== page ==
I think that Joe's view of backscatter is wrong, and it's a neurophysiological phenomenon that cuts, in my mind, to the heart of the debate (if the pro photographers can use their expertise on wetpixel, then I can inflict some of mine on you, too. I trained in neurophysiology, in lobsters, before graduating into the mysteries of human medicine..).
A photographic image is usually a frozen moment, especially with strobes. In particular, any particle that reflects light is fixed into the image. The eye and the brain just don't work that way. What happens is much MORE like creating that abomination, a Photoshop composite: as each cell in the retina responds to light a message is sent into the brain, where it is stored briefly in a "map", a bit like the raster on a CMOS chip. The "pixel" is compared to the adjacent "pixel", and then interpreted as a spot of light, a line, or an edge, perhaps with colour attached, and sent on for further processing. The brain doesn't understand this information until it is compared to the "memory" of previous sights, and to a mental model of the world. This is one of the reasons for the great colour discrepancy between chip or film and the eye.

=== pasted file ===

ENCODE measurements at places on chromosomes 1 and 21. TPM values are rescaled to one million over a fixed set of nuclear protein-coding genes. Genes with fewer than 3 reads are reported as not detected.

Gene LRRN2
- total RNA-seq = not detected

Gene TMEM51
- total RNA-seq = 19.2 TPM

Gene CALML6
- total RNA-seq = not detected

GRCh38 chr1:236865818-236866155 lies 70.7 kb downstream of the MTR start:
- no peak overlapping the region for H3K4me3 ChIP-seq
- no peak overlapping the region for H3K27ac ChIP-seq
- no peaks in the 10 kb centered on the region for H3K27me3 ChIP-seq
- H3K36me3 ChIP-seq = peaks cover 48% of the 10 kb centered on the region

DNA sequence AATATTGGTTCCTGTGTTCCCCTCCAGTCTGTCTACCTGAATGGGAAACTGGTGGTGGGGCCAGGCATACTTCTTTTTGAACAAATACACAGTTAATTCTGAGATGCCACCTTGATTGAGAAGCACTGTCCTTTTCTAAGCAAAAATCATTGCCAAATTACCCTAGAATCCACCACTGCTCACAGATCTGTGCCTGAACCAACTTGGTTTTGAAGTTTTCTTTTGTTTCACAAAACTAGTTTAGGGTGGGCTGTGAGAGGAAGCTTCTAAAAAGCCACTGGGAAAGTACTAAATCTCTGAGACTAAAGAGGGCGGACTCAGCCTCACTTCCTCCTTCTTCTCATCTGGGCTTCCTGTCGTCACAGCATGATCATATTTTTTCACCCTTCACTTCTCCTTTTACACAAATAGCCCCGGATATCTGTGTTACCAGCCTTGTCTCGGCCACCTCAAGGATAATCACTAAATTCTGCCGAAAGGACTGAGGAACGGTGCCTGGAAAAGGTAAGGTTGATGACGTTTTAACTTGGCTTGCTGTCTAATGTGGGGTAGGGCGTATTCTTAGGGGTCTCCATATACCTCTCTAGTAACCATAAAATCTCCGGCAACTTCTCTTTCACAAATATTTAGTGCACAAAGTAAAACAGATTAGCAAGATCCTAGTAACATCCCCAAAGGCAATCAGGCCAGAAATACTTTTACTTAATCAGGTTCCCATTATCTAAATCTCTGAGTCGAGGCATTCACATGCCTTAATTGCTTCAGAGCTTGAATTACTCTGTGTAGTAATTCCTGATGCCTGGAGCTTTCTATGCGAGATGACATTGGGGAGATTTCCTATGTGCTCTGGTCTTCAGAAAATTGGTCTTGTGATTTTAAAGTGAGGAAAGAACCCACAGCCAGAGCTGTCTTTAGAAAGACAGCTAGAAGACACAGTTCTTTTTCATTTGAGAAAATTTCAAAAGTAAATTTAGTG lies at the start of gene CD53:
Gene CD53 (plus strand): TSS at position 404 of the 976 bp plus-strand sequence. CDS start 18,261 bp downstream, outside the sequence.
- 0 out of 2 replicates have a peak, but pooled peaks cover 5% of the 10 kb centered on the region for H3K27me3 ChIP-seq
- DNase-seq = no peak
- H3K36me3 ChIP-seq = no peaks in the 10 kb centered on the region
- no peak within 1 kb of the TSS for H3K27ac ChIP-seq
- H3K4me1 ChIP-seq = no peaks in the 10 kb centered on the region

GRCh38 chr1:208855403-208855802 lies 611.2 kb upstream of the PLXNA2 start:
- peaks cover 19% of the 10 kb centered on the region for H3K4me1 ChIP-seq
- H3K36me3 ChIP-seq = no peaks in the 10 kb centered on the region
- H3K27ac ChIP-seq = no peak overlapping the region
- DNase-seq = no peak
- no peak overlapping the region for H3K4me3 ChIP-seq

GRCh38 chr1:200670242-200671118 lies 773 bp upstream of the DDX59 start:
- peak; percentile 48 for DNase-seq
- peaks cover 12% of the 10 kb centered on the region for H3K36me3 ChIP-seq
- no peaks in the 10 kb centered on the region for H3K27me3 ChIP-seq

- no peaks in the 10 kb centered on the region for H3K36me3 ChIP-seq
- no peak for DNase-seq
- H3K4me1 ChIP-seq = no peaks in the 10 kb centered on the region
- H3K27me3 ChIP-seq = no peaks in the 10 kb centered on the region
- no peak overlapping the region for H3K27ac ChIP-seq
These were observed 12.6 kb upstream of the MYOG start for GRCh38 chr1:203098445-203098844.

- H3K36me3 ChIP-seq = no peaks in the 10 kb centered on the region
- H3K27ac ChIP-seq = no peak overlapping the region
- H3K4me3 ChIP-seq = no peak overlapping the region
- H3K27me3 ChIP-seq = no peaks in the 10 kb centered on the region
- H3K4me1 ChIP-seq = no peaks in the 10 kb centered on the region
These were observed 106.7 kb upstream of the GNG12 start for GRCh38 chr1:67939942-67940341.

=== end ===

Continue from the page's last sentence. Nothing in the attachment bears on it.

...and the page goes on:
In a way, because the image is built up over time, it's rather like one of Leigh Bishop's deep wreck photographs, or one of Alex's composites. It is also exactly like a painting, or a sketch. The physiology of vision is MEANT to take a blurry image and render a sharp perception, filtering out noise that would confuse the image in the process, and putting meaning into the image by interpreting or labelling the shapes' lines and colours projected (upside down) onto the retina.
Which of these more honestly reflects the experience of being there?
They say different things, of course. Yes the visibility was poor, but the EXPERIENCE was razor sharp (the wreck is the USS Anderson, lying in 54m on the bottom of Bikini atoll).
And the shark really WAS there...
... but a 10.5mm fisheye was never going to show her.